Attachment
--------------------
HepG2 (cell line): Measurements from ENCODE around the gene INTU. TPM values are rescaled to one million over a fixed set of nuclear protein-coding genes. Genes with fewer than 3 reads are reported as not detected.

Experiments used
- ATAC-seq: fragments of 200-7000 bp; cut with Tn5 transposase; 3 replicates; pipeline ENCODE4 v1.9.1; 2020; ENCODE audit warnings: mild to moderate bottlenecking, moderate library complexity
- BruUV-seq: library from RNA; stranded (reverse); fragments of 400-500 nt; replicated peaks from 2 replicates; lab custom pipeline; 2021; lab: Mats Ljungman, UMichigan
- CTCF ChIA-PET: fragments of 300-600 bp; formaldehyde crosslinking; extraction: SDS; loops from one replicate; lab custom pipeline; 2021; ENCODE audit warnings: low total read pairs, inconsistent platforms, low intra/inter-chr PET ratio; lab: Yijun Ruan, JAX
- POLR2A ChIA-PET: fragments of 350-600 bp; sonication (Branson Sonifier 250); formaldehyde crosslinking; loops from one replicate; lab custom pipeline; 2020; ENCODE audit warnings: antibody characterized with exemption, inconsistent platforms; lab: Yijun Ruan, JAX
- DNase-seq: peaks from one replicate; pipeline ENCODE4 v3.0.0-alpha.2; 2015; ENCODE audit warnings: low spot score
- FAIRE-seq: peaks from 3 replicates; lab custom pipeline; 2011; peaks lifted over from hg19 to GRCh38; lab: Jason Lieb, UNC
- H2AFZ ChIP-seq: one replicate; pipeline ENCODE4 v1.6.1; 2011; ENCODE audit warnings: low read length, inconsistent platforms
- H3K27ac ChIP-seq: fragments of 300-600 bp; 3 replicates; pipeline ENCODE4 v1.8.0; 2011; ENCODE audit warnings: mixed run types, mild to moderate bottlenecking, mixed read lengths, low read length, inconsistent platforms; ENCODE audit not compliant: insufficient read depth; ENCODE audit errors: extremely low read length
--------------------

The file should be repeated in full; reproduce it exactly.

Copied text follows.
HepG2 (cell line): Measurements from ENCODE around the gene INTU. TPM values are rescaled to one million over a fixed set of nuclear protein-coding genes. Genes with fewer than 3 reads are reported as not detected.

Experiments used
- ATAC-seq: fragments of 200-7000 bp; cut with Tn5 transposase; 3 replicates; pipeline ENCODE4 v1.9.1; 2020; ENCODE audit warnings: mild to moderate bottlenecking, moderate library complexity
- BruUV-seq: library from RNA; stranded (reverse); fragments of 400-500 nt; replicated peaks from 2 replicates; lab custom pipeline; 2021; lab: Mats Ljungman, UMichigan
- CTCF ChIA-PET: fragments of 300-600 bp; formaldehyde crosslinking; extraction: SDS; loops from one replicate; lab custom pipeline; 2021; ENCODE audit warnings: low total read pairs, inconsistent platforms, low intra/inter-chr PET ratio; lab: Yijun Ruan, JAX
- POLR2A ChIA-PET: fragments of 350-600 bp; sonication (Branson Sonifier 250); formaldehyde crosslinking; loops from one replicate; lab custom pipeline; 2020; ENCODE audit warnings: antibody characterized with exemption, inconsistent platforms; lab: Yijun Ruan, JAX
- DNase-seq: peaks from one replicate; pipeline ENCODE4 v3.0.0-alpha.2; 2015; ENCODE audit warnings: low spot score
- FAIRE-seq: peaks from 3 replicates; lab custom pipeline; 2011; peaks lifted over from hg19 to GRCh38; lab: Jason Lieb, UNC
- H2AFZ ChIP-seq: one replicate; pipeline ENCODE4 v1.6.1; 2011; ENCODE audit warnings: low read length, inconsistent platforms
- H3K27ac ChIP-seq: fragments of 300-600 bp; 3 replicates; pipeline ENCODE4 v1.8.0; 2011; ENCODE audit warnings: mixed run types, mild to moderate bottlenecking, mixed read lengths, low read length, inconsistent platforms; ENCODE audit not compliant: insufficient read depth; ENCODE audit errors: extremely low read length